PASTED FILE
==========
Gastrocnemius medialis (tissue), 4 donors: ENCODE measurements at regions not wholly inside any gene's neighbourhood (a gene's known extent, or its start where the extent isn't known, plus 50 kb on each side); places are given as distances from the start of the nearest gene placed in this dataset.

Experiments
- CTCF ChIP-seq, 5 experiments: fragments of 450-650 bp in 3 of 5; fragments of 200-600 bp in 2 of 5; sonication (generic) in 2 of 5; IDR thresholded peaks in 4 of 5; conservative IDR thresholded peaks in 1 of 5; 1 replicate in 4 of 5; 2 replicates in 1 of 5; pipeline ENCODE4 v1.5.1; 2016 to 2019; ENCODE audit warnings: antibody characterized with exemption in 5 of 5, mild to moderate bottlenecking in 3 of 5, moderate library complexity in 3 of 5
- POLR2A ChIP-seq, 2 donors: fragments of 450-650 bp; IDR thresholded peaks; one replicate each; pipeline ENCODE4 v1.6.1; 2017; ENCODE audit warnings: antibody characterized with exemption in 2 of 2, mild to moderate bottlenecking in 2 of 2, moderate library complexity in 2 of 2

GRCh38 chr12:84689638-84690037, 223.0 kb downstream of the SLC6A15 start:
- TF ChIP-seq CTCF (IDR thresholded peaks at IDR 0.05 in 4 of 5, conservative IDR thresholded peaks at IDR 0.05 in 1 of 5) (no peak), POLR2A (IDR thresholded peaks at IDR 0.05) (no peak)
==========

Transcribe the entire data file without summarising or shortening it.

Gastrocnemius medialis (tissue), 4 donors: ENCODE measurements at regions not wholly inside any gene's neighbourhood (a gene's known extent, or its start where the extent isn't known, plus 50 kb on each side); places are given as distances from the start of the nearest gene placed in this dataset.

Experiments
- CTCF ChIP-seq, 5 experiments: fragments of 450-650 bp in 3 of 5; fragments of 200-600 bp in 2 of 5; sonication (generic) in 2 of 5; IDR thresholded peaks in 4 of 5; conservative IDR thresholded peaks in 1 of 5; 1 replicate in 4 of 5; 2 replicates in 1 of 5; pipeline ENCODE4 v1.5.1; 2016 to 2019; ENCODE audit warnings: antibody characterized with exemption in 5 of 5, mild to moderate bottlenecking in 3 of 5, moderate library complexity in 3 of 5
- POLR2A ChIP-seq, 2 donors: fragments of 450-650 bp; IDR thresholded peaks; one replicate each; pipeline ENCODE4 v1.6.1; 2017; ENCODE audit warnings: antibody characterized with exemption in 2 of 2, mild to moderate bottlenecking in 2 of 2, moderate library complexity in 2 of 2

GRCh38 chr12:84689638-84690037, 223.0 kb downstream of the SLC6A15 start:
- TF ChIP-seq CTCF (IDR thresholded peaks at IDR 0.05 in 4 of 5, conservative IDR thresholded peaks at IDR 0.05 in 1 of 5) (no peak), POLR2A (IDR thresholded peaks at IDR 0.05) (no peak)